I learned how to edit using a Steenbeck editing table at Film Arts Foundation in San Francisco very similar to this one here located at Documentary Educational Resources in Watertown, Massacusetts. While testing the Panasonic HVX200 camera I was struck by how beautiful the flatbed was, especially with the afternoon light coming through the window, so I shot it both as a still frame and a slow panning shot.
Since 1953 Steenbeck B.V. (Holland) has manufactured a full range of film controlling and viewing equipment. Pictured here is a six-plate 16mm flatbed editing table. It can run 1 track of picture and 2 tracks of sound at a time.
Until the introduction of non-linear editing systems, films were edited with devices like this. The process used to require a small army of assistants to keep track of all of the various pieces of soundtrack and workprint (a positive copy of the original negative). With each edit you had to make a splice and tape the splice. If you changed your mind too many times, you had a very messy workprint with spices and sticky tape. You could not afford to do too many effects except for cuts and dissolves. Opticals (any effect that required re-photographing materials with an optical printer like titles over pictures, composites, etc.) were cost prohibitive for independent filmmakers, so rarely would you see credits over picture and most effects shots were out of the question, unless you did them in camera or while shooting.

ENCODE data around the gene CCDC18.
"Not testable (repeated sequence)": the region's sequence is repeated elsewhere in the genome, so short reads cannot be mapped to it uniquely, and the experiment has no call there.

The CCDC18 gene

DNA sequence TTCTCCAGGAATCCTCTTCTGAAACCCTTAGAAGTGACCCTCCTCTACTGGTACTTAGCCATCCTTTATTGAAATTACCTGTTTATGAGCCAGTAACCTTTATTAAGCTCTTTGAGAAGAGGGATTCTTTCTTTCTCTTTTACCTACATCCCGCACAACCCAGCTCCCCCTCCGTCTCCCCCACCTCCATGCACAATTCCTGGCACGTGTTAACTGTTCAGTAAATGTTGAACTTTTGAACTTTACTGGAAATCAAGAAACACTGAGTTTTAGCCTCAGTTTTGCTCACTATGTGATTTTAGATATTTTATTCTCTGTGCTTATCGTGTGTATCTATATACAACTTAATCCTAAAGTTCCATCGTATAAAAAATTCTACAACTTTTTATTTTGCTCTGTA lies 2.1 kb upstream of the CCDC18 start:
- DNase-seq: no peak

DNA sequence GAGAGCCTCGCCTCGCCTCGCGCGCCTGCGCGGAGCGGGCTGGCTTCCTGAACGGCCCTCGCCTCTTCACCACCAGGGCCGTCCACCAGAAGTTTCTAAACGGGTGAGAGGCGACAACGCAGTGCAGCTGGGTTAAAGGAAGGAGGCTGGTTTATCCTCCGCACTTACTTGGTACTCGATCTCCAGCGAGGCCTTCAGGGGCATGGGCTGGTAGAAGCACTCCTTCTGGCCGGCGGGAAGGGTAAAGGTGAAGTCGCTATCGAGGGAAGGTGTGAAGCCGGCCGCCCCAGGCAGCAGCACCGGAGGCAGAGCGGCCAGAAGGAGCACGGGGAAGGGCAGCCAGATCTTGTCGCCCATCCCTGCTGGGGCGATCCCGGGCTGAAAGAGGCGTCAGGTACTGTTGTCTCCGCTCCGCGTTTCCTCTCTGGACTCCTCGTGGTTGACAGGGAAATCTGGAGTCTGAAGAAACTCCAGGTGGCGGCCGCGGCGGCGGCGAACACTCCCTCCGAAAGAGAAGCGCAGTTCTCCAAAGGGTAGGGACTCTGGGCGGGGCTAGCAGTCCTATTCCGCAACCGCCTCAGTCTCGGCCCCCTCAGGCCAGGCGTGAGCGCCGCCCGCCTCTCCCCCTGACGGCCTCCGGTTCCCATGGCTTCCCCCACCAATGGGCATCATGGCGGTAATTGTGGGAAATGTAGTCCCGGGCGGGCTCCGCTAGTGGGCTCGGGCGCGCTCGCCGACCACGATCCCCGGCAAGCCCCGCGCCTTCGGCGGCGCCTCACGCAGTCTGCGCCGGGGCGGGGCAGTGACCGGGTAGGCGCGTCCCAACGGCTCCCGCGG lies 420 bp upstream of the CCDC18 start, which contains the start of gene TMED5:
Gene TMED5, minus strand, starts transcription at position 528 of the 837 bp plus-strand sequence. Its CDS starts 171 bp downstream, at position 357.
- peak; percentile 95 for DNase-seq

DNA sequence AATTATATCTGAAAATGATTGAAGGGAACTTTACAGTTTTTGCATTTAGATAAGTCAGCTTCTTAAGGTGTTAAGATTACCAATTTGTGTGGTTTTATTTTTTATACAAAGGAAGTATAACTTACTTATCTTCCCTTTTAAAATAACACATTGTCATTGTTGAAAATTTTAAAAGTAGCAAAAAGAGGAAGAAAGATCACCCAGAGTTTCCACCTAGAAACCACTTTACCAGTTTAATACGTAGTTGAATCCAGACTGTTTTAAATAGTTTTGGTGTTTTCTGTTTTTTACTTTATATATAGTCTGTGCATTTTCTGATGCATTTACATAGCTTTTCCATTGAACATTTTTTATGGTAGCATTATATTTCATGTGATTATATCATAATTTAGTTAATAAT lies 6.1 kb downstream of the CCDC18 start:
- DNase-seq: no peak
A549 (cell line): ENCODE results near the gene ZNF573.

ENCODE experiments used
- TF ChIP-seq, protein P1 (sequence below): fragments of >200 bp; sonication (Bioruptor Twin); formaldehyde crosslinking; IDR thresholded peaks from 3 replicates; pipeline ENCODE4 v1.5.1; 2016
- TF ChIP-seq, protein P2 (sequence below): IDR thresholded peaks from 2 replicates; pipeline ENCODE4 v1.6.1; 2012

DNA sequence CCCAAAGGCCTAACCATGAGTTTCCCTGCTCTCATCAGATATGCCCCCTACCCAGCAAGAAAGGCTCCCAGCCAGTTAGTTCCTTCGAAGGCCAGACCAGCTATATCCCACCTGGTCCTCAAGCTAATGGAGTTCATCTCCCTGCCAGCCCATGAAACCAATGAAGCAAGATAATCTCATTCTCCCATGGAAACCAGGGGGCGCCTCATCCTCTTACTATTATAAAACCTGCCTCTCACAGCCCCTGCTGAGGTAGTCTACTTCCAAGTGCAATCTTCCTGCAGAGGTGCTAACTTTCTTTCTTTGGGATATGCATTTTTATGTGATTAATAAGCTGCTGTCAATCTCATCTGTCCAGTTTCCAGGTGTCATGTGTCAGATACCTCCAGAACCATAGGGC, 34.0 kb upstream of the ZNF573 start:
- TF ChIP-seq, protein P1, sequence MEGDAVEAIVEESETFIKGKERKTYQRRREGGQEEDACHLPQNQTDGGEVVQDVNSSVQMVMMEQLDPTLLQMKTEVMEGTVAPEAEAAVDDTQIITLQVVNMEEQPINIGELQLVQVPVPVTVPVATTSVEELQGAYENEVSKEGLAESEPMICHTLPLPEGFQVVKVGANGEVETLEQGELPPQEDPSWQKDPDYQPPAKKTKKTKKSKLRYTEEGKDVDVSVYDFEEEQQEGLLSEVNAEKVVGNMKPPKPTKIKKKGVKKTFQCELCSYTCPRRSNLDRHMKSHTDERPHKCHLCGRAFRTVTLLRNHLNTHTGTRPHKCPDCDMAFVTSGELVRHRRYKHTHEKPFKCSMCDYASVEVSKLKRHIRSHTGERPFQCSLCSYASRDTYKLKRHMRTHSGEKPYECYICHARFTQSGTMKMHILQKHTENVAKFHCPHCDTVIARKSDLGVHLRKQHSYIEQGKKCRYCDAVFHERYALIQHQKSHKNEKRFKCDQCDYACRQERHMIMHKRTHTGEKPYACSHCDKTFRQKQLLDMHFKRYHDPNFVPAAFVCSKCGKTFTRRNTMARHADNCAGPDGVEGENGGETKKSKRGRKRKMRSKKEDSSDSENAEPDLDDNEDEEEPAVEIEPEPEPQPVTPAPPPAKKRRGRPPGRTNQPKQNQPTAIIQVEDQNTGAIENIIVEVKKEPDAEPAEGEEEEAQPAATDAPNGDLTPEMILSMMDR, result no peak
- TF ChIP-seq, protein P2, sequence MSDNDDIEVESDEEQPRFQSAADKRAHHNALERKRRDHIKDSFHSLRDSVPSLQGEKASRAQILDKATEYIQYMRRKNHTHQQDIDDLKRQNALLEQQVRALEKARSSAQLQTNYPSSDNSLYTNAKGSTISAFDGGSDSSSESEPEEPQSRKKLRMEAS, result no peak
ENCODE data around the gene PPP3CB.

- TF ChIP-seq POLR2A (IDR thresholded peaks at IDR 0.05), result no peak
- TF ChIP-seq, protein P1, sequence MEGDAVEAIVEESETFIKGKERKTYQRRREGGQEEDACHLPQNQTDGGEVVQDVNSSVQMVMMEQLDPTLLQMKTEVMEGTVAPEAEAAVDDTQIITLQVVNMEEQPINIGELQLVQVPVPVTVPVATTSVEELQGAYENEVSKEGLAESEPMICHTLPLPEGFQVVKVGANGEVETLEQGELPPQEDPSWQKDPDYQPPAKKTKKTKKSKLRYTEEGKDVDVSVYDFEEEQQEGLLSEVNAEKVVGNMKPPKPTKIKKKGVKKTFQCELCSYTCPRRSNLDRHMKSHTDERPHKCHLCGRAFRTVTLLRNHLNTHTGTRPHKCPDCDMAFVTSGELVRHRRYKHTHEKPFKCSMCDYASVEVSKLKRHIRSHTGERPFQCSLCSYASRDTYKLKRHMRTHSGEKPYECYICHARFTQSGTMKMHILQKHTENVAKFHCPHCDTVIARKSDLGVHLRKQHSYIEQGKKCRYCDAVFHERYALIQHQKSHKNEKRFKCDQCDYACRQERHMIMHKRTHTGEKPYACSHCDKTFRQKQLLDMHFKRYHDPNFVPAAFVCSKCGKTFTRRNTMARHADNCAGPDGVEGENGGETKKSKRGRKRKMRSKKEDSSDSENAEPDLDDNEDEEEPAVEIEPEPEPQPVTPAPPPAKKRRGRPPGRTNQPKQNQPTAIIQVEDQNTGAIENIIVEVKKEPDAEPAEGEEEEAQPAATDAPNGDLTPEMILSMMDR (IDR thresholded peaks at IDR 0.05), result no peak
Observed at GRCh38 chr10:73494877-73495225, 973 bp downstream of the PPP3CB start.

There was something peaceful and zen-like about working with pieces of film with which you could see the image. You would remember scenes in terms of what shelf they were on, there was a physical geography to the editing process. The speed and convenience of non-linear editing made the flatbed and film editing all but obsolete. A few filmmakers still use them, and archivists will be handling film for a long time. I would not want to go back to the old ways, though something was lost when all of your media ends up as bits on a hard drive. I guess that’s one reason I like working with transcripts of interviews, the need to have some physical manifestation of the media.
Ironically, this is a still frame from video shot with the Panasonic HVX200, a high definition camcorder some filmmakers would agree is a reasonable replacement for 16mm film.